Geography Case Study Iceland Volcano

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  • Case Study Iceland Volcano
    • Causes.
      • The Eyjafjallajokull ice cap sits on top of a volcano which in the February of 2010 erupted.
        • The second eruption took place directly under the ice cap making it much more explosive.
          • This is because, the weight of the ice cap meant a greater build up of pressure withing the volcanoes main chamber leading to a bigger eruption.
      • The larger volcano Katla usually erupts soon after the primary volcano situated under the ice cap.
      • The ash was quickly cooled by the melting ice cap  giving it a much more abrasive glass like structure
    • Impacts
      • Heat from the volcano melted vast amounts of ice under the icecap.
        • Melt water emerged as a glacial burst (or jokulhlaup) causing flooding
        • This lead to the evacuation of 800 people due to the risk.
      • Farming was disrupted because of ash as cattle could eat grass because of the ash and had to be kept indoors.
        • Drinking water was poisoned by fluorine-tainted ash.
        • Some vegetation damaged where ash lay was thicker than 10cm
      • The airport on the south of the island was closed due to heavy ash fall, passengers were bused to the airport on the North of the island.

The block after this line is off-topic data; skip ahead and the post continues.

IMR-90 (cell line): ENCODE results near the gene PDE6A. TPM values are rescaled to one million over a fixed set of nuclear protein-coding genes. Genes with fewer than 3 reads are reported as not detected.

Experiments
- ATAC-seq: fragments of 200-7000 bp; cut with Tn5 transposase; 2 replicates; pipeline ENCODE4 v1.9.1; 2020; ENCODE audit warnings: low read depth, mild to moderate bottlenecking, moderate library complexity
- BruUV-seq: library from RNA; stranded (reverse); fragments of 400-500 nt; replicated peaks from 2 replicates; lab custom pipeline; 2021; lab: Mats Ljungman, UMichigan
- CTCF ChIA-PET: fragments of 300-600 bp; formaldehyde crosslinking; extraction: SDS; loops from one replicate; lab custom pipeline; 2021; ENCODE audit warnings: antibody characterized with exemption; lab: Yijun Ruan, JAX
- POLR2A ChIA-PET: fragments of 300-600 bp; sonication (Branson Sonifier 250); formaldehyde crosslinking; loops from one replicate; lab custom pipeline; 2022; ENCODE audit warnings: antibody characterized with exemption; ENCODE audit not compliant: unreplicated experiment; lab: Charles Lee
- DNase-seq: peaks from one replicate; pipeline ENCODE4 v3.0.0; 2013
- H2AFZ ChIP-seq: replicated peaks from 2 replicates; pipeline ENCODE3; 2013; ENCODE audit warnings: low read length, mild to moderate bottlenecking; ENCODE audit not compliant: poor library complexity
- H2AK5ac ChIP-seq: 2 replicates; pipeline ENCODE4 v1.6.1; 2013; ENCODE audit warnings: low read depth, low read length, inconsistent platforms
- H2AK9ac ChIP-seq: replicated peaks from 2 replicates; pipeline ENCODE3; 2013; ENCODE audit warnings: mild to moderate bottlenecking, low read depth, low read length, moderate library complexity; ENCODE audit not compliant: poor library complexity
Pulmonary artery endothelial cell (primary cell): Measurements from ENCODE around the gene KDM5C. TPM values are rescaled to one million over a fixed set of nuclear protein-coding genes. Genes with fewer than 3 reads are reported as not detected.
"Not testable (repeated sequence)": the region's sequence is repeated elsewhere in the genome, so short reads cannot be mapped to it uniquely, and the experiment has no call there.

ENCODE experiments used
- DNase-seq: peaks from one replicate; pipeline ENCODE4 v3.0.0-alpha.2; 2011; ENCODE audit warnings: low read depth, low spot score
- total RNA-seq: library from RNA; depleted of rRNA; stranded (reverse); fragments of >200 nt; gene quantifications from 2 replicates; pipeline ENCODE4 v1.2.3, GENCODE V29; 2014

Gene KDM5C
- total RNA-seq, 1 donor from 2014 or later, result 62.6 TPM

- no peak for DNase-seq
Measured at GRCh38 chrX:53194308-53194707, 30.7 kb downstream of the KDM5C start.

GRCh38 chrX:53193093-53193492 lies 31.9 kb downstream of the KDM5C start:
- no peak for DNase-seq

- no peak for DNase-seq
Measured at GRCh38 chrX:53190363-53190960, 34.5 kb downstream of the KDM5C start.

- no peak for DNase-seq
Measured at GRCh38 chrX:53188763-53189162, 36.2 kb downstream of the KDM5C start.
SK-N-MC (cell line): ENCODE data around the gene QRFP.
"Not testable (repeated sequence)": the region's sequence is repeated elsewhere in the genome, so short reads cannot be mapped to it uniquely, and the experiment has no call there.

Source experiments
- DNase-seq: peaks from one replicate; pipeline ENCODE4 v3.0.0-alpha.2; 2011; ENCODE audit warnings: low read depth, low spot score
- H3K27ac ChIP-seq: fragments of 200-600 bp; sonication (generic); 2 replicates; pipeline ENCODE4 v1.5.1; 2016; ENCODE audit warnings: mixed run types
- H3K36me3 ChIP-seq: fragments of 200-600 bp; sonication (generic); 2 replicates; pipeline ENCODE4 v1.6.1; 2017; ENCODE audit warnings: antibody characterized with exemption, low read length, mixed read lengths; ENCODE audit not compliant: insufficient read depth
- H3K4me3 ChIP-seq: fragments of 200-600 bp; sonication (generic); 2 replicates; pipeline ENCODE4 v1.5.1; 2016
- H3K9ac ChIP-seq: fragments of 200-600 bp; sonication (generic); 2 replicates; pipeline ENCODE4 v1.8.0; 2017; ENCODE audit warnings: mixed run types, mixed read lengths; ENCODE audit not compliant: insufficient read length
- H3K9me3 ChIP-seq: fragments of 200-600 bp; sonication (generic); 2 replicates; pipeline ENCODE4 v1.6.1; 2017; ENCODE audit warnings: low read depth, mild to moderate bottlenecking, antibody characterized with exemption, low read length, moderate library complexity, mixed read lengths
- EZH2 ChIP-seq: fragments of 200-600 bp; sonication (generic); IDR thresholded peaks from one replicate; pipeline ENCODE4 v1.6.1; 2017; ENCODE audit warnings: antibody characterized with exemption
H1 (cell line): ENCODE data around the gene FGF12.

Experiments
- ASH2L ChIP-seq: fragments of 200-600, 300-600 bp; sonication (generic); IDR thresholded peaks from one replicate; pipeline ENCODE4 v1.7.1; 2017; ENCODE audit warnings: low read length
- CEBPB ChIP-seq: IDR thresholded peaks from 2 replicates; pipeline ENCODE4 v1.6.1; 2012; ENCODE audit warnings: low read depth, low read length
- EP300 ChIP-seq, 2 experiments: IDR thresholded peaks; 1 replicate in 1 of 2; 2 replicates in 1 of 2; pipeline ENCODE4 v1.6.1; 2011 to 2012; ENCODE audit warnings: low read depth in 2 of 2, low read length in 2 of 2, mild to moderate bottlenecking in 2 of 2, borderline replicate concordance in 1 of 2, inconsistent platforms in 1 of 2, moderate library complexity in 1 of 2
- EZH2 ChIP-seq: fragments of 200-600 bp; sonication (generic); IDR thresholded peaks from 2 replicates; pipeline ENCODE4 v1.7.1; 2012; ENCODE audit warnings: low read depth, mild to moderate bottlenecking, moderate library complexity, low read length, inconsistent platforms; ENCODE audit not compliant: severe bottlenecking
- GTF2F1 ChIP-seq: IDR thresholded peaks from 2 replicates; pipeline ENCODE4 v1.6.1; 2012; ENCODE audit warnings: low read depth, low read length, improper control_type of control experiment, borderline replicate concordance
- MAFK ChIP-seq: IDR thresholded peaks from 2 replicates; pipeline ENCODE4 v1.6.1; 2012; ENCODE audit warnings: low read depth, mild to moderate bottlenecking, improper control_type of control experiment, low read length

• However this didn't impact tourism which in fact increased, By the end of march over 10,000 tourists had seen the eruption.
      • Mud slides (lahars) raised channel beds which in turn increased the risk of flooding.
    • Impacts on European Air Space.
      • The explosive nature of the eruption carried ash up into the jet stream.
        • This carried ash in a a South-Easterly direction towards mainland Europe.
      • This lead to over 20 countries closing their airspace at one point or an other.
        • It was feared that the ash would rapidly reduce visibility and damage aircraft leading to engine failure.
      • Air travel was susspended over Europe between the 15th and 20th of April.
        • This left around seven million passengers around the world stranded.
        • Cost around £400 million a day.
    • What was learnt.
      • The 2010 eruption encouraged research and investment into;
        • Engine design
        • The level of ash concentration in the atmosphere deemed safe for air travel,
        • meteorological forecasting of ash movements
      • Insurance companies and airlines have reviewed policies regarding their obligations to consumers.
      • Air control has also revised more roots to take to destinations should a disruption like this happen.


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